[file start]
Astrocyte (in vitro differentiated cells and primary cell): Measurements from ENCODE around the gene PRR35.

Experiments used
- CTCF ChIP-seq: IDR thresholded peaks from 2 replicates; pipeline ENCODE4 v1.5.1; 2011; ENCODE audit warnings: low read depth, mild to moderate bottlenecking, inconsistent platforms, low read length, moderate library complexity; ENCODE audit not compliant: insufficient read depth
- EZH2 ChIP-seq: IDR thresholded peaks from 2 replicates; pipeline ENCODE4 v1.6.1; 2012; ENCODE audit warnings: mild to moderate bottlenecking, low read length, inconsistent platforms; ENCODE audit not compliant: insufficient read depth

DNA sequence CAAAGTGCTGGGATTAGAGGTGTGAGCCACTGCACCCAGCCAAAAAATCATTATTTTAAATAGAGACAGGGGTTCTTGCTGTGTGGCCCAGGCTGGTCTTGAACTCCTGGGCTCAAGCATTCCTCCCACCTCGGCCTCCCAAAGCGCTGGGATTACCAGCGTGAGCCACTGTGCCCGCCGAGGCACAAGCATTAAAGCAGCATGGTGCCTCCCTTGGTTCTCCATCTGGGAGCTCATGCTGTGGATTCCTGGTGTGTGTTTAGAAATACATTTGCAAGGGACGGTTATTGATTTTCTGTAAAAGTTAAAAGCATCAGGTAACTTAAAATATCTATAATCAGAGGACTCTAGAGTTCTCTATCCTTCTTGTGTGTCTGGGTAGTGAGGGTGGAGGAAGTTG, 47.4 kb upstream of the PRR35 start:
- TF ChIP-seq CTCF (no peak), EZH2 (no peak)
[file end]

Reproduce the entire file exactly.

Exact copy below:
Astrocyte (in vitro differentiated cells and primary cell): Measurements from ENCODE around the gene PRR35.

Experiments used
- CTCF ChIP-seq: IDR thresholded peaks from 2 replicates; pipeline ENCODE4 v1.5.1; 2011; ENCODE audit warnings: low read depth, mild to moderate bottlenecking, inconsistent platforms, low read length, moderate library complexity; ENCODE audit not compliant: insufficient read depth
- EZH2 ChIP-seq: IDR thresholded peaks from 2 replicates; pipeline ENCODE4 v1.6.1; 2012; ENCODE audit warnings: mild to moderate bottlenecking, low read length, inconsistent platforms; ENCODE audit not compliant: insufficient read depth

DNA sequence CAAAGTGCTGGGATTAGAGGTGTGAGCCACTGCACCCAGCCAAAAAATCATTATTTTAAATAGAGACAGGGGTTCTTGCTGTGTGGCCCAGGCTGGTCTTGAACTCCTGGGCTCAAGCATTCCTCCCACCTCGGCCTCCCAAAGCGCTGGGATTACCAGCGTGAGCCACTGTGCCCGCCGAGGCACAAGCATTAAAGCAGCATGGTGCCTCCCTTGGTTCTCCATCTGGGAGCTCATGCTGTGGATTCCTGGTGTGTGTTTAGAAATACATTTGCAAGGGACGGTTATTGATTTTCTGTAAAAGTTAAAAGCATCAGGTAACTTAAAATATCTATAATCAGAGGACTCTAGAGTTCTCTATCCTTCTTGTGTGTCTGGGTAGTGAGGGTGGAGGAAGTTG, 47.4 kb upstream of the PRR35 start:
- TF ChIP-seq CTCF (no peak), EZH2 (no peak)